Truman's Character, in Reference to the Paradoxes of the Presidency

Essay by calkiss5505University, Bachelor'sB+, January 2010

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Truman’s Place in the Political Cycle and in Political TimeThe actual time Harry Truman decided to run for “re-election” is still unknown. However, his motivations have been clearly documented despite his reluctance. Despite many historians’ opinions, Truman was not initially relieved that Eisenhower would not be running for the presidential ticket. On a few occasions, in 1946, Truman pleaded with Eisenhower to run even if it meant that Truman would reside as Vice President to help solidify Eisenhower’s decisions. Much to Truman’s chagrin, Eisenhower had no motivation to run for the party’s nomination. Truman knew Eisenhower’s folklore status as a war hero would allow him to gain support from all Americans. Truman’s true intention in the election of 1948 was not to win the presidency himself; however it became clear he was the only man strong enough to take on the Republicans. This election was much more to him than merely hoping his team won, rather he wanted FDR’s ideals to remain intact in the American executive.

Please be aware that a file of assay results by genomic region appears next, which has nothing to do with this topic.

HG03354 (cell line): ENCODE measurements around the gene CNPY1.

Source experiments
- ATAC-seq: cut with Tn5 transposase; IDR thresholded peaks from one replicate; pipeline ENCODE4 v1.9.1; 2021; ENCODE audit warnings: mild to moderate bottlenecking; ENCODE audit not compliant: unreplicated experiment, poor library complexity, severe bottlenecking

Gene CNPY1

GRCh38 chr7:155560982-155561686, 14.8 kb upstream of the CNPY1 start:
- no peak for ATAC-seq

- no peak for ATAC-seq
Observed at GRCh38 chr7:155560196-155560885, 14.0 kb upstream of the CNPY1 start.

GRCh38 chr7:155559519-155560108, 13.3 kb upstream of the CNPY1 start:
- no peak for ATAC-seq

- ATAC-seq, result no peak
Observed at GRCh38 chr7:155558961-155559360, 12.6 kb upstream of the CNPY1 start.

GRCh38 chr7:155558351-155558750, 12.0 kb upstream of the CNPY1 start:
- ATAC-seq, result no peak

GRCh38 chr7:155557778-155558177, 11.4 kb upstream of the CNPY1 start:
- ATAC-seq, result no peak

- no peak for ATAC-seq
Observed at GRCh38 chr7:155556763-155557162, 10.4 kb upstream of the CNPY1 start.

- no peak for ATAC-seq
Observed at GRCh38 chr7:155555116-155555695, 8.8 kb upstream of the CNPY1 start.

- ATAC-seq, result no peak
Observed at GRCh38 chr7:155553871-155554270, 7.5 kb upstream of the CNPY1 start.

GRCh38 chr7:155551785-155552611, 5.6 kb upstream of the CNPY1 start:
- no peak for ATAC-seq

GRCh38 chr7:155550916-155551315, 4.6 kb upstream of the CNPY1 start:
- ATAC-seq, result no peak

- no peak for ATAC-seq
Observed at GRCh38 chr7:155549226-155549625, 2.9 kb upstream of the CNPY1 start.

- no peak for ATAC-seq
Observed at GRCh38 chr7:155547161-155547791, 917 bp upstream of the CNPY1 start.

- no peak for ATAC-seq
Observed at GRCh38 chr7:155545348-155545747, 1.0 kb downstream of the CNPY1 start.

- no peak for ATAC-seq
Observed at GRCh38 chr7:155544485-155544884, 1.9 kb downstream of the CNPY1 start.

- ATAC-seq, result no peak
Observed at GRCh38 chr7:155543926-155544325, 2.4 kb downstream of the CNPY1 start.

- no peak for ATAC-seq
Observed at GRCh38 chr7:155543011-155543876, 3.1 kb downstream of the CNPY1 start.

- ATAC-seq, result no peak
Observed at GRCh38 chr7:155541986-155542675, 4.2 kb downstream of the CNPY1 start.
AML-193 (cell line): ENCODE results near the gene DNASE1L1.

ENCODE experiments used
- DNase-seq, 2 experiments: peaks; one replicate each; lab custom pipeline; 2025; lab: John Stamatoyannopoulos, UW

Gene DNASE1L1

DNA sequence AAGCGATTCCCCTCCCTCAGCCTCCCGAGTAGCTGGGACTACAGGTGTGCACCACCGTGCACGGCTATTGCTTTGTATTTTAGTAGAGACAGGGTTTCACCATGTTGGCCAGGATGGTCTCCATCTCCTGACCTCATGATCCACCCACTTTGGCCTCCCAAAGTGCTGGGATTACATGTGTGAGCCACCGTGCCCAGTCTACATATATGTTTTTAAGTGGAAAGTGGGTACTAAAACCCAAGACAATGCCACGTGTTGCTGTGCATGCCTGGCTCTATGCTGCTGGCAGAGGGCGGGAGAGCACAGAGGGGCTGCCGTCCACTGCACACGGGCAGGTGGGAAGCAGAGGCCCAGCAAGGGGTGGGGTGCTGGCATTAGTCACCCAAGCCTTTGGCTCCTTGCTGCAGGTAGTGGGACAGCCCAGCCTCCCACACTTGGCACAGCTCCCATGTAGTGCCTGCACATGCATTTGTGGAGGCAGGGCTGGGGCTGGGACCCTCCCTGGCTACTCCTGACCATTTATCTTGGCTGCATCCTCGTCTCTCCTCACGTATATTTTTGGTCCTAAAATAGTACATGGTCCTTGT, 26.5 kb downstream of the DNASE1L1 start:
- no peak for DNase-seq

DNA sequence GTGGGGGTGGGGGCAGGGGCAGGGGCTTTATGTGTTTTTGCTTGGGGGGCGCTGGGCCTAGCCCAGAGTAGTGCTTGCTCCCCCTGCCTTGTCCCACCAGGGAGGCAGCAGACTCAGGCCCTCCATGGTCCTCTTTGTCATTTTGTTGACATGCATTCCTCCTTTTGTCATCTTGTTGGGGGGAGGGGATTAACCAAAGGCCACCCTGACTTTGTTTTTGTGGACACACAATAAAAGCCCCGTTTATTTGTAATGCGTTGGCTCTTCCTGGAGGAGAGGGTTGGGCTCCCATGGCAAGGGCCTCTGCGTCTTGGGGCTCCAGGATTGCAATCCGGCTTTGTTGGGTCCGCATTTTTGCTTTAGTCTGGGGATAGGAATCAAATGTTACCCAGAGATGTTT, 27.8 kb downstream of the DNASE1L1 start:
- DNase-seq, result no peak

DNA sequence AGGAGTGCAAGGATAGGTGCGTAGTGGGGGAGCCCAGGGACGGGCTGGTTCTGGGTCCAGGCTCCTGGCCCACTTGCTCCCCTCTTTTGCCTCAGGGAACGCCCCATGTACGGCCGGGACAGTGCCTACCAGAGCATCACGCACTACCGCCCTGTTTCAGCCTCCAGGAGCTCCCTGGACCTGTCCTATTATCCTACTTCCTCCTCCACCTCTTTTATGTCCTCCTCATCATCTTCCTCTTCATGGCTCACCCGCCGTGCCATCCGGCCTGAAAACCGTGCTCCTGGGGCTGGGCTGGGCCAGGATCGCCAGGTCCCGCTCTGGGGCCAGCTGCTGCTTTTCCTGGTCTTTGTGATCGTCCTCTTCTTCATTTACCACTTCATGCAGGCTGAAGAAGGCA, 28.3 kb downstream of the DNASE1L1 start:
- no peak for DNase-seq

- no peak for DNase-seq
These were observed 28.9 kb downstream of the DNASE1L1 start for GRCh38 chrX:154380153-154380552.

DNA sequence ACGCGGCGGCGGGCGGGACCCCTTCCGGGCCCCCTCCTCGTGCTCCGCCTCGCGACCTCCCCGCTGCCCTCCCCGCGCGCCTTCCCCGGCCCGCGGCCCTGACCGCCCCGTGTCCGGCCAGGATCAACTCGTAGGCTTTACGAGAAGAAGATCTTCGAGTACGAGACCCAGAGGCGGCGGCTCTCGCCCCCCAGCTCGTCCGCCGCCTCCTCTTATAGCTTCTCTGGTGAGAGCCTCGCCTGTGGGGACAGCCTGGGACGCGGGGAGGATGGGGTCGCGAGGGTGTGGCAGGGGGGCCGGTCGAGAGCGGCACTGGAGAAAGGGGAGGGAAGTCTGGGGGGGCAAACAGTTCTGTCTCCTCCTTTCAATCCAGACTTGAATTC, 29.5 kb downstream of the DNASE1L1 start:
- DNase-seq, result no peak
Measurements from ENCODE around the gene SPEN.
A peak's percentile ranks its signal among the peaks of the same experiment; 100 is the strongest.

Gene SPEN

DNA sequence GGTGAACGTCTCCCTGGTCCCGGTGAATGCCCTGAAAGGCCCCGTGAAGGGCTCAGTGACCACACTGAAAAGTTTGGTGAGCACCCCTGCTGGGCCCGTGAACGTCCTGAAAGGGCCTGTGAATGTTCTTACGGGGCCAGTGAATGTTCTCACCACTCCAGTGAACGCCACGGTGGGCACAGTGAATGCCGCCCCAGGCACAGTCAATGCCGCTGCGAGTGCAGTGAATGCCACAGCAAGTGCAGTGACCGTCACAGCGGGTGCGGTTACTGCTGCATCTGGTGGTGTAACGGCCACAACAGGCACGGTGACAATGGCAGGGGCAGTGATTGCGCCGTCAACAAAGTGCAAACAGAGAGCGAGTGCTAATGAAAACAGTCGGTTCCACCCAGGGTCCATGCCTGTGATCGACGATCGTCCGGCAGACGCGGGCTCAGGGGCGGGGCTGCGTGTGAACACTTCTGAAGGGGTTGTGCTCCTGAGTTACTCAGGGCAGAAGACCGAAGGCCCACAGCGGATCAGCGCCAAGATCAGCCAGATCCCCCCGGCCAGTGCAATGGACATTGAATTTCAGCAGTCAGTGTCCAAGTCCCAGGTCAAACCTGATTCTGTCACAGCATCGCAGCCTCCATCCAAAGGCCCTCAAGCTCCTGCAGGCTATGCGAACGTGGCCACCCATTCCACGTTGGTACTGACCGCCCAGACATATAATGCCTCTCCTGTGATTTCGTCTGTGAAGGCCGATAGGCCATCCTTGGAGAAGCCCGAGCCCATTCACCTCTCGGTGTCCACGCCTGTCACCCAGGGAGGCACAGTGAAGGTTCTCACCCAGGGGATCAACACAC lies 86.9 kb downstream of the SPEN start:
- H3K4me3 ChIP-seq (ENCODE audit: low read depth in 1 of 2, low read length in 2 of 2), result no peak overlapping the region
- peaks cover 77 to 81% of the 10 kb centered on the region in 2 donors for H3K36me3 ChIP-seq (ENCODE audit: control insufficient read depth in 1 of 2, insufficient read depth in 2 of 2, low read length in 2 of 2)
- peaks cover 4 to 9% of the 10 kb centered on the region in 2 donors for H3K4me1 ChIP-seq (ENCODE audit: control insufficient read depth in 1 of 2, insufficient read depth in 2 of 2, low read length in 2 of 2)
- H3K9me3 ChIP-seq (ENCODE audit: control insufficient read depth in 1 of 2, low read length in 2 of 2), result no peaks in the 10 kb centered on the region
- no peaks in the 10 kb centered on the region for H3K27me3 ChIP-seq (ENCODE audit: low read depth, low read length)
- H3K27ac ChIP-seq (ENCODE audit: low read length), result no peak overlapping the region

His place in the political time cycle clearly illustrates the president of articulation which will be covered soon.

After being relatively silent during mid-term elections of 1946, Truman sat back and watched his party get humiliated. Truman relished in the idea of “taking on the Republicans in an all-out, full-scale championship fight” 585 He was merely a partisan politician and this was the fight he simply could not walk away from. He knew how quickly his own and New Deal programs (sixteen years of liberal gain) could be undone by a Republican president backed by a Republican Congress (McCullough, 586). Truman believed, “they (the Republicans) did not understand the worker, the farmer, the everyday person… Most of them honestly believed that prosperity actually began at the top and would trickle down in...